Surviving Anita

The small sailing boat’s bow raised high into the air, hanging silent against the gray sky, before dropping into the bottom of the swell. The fall caused the timber to give a loud crack as if the vessel were coming apart plank by plank.

Greg shouted at me, “Grab tight!”

As quick as he shouted, I gripped the metal cable along the side of the boat that made up part of the railing. Then for the uncounted time the sail boat rose high against the dark waves and crashed down the backside.

Time and again, I found myself coughing up the salt water that entered my nose and mouth, only to find myself taking in more as the waves roared over the deck. I turned my head away of from the rushing water but the cold liquid always managed to push its way into my nostrils and between my lips.

Greg, the Captain, was at the tiller fighting to keep the vessel into the waves. He knew that if he allowed the wooden craft to drift sideways we’d be swept from the deck and would soon die in the icy Pacific Ocean.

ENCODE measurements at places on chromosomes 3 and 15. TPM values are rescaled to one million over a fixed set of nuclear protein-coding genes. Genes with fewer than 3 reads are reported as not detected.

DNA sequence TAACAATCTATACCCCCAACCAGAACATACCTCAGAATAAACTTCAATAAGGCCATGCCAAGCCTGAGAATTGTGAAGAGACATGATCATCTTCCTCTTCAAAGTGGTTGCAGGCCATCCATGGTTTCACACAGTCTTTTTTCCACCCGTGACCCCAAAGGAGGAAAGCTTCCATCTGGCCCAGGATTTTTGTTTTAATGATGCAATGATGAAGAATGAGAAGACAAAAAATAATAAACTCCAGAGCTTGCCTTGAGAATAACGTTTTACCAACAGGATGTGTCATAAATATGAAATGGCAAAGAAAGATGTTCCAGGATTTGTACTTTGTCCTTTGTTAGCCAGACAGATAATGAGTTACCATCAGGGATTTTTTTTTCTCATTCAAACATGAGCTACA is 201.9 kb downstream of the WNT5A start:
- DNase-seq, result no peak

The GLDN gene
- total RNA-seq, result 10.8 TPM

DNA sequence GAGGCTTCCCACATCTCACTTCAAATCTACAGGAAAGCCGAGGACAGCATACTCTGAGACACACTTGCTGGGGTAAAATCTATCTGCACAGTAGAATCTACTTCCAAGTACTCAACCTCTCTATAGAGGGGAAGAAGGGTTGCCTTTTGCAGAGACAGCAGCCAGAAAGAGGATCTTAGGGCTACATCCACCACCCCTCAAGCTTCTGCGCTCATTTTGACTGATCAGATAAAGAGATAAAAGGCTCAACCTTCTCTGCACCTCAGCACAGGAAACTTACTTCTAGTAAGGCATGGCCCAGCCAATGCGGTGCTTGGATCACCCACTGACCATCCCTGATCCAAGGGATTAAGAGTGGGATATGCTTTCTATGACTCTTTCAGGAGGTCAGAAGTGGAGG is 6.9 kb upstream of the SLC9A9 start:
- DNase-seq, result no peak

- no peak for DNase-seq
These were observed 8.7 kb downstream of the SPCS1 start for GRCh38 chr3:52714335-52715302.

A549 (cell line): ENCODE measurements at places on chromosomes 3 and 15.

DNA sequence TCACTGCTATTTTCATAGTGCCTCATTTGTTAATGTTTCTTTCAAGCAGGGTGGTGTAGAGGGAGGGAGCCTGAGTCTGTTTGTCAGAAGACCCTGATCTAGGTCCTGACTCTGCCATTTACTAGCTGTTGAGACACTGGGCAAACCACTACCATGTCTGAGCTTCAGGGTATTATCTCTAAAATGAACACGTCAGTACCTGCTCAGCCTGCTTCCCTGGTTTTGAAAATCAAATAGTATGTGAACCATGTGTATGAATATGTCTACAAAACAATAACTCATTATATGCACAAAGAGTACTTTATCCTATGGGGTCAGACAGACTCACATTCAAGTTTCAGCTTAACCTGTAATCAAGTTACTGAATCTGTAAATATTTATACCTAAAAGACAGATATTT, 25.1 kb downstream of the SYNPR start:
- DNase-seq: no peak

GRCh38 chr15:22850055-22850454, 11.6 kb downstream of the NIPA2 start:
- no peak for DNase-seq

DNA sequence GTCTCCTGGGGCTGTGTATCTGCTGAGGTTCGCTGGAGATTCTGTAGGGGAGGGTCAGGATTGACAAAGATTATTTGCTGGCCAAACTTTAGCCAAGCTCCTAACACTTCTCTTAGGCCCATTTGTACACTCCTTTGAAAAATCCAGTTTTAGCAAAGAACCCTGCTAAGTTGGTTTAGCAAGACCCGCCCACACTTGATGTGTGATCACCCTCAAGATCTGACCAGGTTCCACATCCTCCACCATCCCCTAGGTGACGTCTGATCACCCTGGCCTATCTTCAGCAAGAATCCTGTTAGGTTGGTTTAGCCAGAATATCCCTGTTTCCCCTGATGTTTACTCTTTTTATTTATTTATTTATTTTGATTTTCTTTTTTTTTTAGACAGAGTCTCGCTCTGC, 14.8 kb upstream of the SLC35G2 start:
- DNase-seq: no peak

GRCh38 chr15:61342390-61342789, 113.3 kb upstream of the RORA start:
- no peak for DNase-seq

He shivered but held tight to the handle of the only thing keeping the boat on course. Not even our wet suits were keeping us warm or dry.

The older man was leaned his entire body against the stick as the boat rose upward yet again. I wanted to go help Greg with the steering but knew Greg had me in the bow of the craft for a reason.

Numbing cold and the constant spray slowly caused a feeling of exhaustion. It had been hours since I had slept and my mind wandered from the danger I was in, to a point before we left the safety of Crescent City’s harbor.


Looking for extra work, as my reservist pay was not enough, I had been down to the docks. I needed the extra side job to fill that gap that threatened to leave me both homeless and hungry.